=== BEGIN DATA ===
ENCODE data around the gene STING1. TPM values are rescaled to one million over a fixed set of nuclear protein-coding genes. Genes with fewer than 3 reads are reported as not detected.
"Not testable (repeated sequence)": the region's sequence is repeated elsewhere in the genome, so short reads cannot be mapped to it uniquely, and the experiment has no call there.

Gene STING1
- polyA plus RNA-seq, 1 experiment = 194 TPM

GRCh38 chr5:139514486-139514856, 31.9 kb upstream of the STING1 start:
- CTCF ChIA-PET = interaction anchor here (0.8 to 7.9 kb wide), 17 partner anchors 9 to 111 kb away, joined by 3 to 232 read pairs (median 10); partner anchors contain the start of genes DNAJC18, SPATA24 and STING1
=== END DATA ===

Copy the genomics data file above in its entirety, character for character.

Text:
ENCODE data around the gene STING1. TPM values are rescaled to one million over a fixed set of nuclear protein-coding genes. Genes with fewer than 3 reads are reported as not detected.
"Not testable (repeated sequence)": the region's sequence is repeated elsewhere in the genome, so short reads cannot be mapped to it uniquely, and the experiment has no call there.

Gene STING1
- polyA plus RNA-seq, 1 experiment = 194 TPM

GRCh38 chr5:139514486-139514856, 31.9 kb upstream of the STING1 start:
- CTCF ChIA-PET = interaction anchor here (0.8 to 7.9 kb wide), 17 partner anchors 9 to 111 kb away, joined by 3 to 232 read pairs (median 10); partner anchors contain the start of genes DNAJC18, SPATA24 and STING1